2012 - The Year Of Living Dangerously

...European banks are three times larger than the European sovereigns, the ECB is not the Federal Reserve Bank of the United States, the leading economy in Europe, Germany, is 22% of the economy of America, that there are ever and always consequences for providing free money, that Europe is in a recession and it will be much deeper than thought by many in my view, that the demanded austerity measures are unquestionably worsening the recession and increasing unemployment, that nations become much more self-centered when their economies are contracting and that the more protracted all of this is; the more pronounced Newton’s reaction will be when the pendulum reverses course.

ISDA To Hold First Greek Default Determination Hearing On March 1

For a while there it seemed that together with the LTRO and the Bernanke testimony, tomorrow's event trifecta would be joined by ISDA, which it had previously been rumored would make a decision on whether a credit event (read CDS trigger) had occurred in the context of Greece, and specifically following the ECB's stripping of its own bonds under some arcane exchange offer that only the ECB was privy to (this is not a determination whether a credit event has taken place related to the PSI - that will take place in late March). According to a just released PR, this won't happen, and instead ISDA will hold the meeting at 11 GMT on Thursday, March 1, the day after the LTRO, and announce everything was voluntary and by the books, just to avoid overloading the algos with bullish news at the same time (recall that the LTRO announcement will take place at 11:15 CET). In this way, the upside love will be spread over two days, which should hopefully result in another 30 ES point, as the headline scanning aglos no longer care what the headlines actually say, as long as there are headlines. Remember: when dealing with a bipolar Atari 2600 - quantity trumps quality any time, especially when coming off the biggest short-term central bank liquidity infusion in markets in history.

Unsuccessful Irish Referendum Would Prevent A Future ESM-Funded Bailout

While the now scheduled Irish referendum on the fiscal treaty, which will likely not pass successfully absent major concessions on behalf of Europe, will not precipitate a failure of the recently agree upon compact, as 12 out of the 17 contracting parties need to support the Eurozone, it will have an impact in that it would impact future bailouts of Ireland courtesy of preset European bailout mechanisms. In other words, should things take a turn for the worse, and they will, in the near future, Ireland will have to rely on itself to save itself. As a reminder, it took Europe 2 years to (supposedly) firewall itself from default and a collapse of its banks. How long will the same take for Ireland, because while the country may be standalone, its banks most certainly will not be. Remember that money is fungible. So are massive unrecognized Mark to Market losses. Morgan Stanley explains.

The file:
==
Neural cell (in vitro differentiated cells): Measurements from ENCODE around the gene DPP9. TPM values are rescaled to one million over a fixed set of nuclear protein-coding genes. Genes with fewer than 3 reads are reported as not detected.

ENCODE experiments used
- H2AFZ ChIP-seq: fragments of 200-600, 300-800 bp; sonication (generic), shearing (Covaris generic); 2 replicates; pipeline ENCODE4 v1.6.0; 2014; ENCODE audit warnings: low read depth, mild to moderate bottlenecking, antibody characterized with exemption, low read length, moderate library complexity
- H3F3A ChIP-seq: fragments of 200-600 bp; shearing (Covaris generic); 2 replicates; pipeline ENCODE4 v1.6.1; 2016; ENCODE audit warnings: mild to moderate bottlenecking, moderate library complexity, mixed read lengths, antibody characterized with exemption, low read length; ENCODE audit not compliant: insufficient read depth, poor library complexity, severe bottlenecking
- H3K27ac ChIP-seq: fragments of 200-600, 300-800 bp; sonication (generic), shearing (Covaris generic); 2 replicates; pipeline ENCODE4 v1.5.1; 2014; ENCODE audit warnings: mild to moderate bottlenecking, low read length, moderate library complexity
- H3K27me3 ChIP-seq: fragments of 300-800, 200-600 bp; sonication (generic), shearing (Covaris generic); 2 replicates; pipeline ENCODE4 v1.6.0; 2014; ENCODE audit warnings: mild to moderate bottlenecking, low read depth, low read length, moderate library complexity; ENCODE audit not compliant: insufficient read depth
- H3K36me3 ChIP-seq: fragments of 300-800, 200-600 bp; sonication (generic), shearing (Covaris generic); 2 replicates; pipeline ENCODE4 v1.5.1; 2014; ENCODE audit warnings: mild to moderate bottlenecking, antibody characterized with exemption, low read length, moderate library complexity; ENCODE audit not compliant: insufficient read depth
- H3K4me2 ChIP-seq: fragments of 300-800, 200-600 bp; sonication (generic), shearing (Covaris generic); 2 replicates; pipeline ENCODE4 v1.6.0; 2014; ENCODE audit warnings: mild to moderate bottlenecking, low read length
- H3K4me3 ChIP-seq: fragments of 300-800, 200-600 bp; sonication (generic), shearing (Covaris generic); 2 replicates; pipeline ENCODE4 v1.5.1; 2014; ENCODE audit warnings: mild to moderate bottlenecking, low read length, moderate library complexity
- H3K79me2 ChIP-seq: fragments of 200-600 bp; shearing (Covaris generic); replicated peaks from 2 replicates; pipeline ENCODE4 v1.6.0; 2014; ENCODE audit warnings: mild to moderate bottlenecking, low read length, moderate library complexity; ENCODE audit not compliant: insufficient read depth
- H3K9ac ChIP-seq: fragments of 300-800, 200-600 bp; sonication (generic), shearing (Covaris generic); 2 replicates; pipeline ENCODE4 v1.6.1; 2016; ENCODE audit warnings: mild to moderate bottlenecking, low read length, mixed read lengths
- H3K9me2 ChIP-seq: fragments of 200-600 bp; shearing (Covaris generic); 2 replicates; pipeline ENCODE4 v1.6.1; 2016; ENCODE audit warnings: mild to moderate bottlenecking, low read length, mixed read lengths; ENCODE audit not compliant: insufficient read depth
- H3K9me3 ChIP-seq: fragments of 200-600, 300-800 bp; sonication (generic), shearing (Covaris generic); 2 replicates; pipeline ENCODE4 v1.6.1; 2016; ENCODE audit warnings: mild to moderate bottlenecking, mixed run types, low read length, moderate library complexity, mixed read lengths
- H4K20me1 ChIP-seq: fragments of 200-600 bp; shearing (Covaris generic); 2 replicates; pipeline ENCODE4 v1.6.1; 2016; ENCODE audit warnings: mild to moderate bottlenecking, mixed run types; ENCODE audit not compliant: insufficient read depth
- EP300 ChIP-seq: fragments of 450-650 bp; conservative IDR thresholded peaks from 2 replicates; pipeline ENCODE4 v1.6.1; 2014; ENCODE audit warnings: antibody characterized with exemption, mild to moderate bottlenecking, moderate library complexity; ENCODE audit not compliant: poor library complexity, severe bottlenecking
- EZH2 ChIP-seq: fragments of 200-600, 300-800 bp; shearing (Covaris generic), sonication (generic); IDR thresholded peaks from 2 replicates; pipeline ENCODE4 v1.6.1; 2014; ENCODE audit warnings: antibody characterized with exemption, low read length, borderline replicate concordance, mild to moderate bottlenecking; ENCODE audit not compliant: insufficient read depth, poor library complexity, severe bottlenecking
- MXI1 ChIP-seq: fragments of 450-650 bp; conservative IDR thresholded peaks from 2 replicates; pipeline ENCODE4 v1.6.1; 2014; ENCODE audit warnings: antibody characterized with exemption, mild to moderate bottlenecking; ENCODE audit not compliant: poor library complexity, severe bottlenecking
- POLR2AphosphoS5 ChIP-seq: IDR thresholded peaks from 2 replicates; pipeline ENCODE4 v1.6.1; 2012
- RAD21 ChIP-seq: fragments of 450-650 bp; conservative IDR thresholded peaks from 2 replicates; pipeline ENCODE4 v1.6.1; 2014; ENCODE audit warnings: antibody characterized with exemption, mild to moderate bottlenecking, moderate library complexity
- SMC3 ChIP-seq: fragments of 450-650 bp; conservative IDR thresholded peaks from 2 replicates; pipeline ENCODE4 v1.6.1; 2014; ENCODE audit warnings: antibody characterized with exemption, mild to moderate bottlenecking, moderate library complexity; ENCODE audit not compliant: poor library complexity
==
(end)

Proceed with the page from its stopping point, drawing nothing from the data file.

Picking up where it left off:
So Greece 'Defaults' And Europe Moves On...

So far there are no dramatic consequences of the Greek default.  The ECB did say they couldn’t accept it as collateral, but national central banks (including Greece’s somehow solvent NCB) can, so no real change.  We will likely get a Credit Event prior to March 20th once CAC’s are used to get the deal fully done.  Will the market respond much to that?  Probably not, though there is a higher risk of unforeseen consequences from that, than there was from the S&P downgrade. It just strikes us that Europe wasted a year or more, and has created a less stable system than it had before. Tomorrow’s LTRO is definitely interesting.  It seems like every outcome is now bullish – big take up is bullish because of the “carry” trade.  Low take up is bullish because “banks are okay”. Any weak bank looking to borrow from the LTRO to buy sovereign debt would be insane to buy bonds longer than 3 years and take the roll risk, but on the other hand, the weakest and most insolvent, got there by doing insane things in the first place.

Daily US Opening News And Market Re-Cap: February 28

Stocks advanced as market participants looked forward to tomorrow’s 3yr LTRO by the ECB where the street expects EU banks to borrow around EUR 400-500bln. All ten sectors traded in positive territory for much of the session, however less than impressive demand for the latest Italian government paper saw equity indices lose some of the upside traction. Of note, the ECB allotted EUR 29.469bln in 7-day operation, as well as EUR 134bln for 1-day in bridge to 3yr loans. In other new, although Portugal's finance minister announced the country has passed its 3rd bailout review by the EU/IMF, this did not stop S&P's Kraemer saying that if there is a probability of default, it is higher in Portugal than in any other Euro-Zone country.